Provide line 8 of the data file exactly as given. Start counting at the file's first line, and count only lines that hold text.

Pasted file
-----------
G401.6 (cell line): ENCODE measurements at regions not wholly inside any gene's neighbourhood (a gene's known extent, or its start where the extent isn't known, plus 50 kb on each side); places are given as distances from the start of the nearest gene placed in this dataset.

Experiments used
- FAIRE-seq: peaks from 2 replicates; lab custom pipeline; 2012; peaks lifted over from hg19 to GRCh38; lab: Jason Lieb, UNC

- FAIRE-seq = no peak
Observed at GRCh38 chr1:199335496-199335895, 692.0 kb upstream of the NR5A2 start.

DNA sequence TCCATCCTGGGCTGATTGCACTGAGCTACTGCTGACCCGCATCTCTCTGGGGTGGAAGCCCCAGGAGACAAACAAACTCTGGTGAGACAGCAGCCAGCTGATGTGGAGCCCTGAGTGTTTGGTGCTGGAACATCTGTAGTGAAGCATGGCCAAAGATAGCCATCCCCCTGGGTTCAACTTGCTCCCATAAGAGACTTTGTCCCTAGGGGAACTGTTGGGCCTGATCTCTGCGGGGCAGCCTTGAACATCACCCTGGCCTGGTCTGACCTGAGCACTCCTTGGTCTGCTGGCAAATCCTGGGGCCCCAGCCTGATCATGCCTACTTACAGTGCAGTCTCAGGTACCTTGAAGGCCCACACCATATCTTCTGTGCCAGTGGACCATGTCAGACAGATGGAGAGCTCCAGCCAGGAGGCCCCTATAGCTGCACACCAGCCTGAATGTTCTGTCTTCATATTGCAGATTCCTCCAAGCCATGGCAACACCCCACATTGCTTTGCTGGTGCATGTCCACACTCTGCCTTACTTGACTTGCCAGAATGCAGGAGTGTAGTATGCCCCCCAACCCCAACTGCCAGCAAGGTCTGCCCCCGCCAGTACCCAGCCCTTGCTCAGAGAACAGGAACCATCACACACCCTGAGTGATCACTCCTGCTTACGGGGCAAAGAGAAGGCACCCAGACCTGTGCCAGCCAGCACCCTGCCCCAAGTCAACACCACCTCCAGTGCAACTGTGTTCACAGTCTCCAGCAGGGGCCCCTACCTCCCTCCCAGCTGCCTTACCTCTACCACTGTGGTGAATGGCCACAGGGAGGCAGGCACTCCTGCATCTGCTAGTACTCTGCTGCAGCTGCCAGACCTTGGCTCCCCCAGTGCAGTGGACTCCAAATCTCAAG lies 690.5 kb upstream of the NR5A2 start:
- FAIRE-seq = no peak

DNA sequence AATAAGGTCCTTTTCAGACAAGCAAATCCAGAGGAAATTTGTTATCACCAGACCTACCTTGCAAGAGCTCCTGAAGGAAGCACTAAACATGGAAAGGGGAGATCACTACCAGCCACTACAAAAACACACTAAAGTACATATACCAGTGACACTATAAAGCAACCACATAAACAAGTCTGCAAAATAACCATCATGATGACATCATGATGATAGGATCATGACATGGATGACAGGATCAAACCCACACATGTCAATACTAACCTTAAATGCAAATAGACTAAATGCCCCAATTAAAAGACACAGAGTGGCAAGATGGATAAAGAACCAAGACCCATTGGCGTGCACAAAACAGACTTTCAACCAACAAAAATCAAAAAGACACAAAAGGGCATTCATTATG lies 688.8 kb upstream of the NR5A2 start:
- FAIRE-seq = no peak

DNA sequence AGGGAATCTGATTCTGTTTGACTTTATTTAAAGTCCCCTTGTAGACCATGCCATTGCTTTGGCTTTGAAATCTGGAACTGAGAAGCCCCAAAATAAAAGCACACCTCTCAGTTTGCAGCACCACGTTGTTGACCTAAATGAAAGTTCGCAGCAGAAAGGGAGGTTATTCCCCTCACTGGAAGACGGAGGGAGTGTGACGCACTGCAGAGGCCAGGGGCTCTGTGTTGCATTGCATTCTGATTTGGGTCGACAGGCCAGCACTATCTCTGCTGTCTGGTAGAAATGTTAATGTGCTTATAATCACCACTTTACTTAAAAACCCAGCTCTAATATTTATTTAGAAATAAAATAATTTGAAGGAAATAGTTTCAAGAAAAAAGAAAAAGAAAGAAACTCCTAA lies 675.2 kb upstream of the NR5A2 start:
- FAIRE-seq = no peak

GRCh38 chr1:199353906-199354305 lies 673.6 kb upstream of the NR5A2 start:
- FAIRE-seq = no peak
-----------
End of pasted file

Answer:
DNA sequence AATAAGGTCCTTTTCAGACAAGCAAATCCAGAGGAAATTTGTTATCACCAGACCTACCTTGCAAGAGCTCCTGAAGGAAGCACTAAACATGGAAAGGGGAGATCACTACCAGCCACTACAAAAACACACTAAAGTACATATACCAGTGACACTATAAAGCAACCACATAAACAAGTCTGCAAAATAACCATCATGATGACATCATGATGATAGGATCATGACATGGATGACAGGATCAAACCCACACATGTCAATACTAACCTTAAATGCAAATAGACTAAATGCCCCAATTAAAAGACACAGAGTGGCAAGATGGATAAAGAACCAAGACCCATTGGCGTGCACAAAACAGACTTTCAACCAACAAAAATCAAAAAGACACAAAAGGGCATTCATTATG lies 688.8 kb upstream of the NR5A2 start: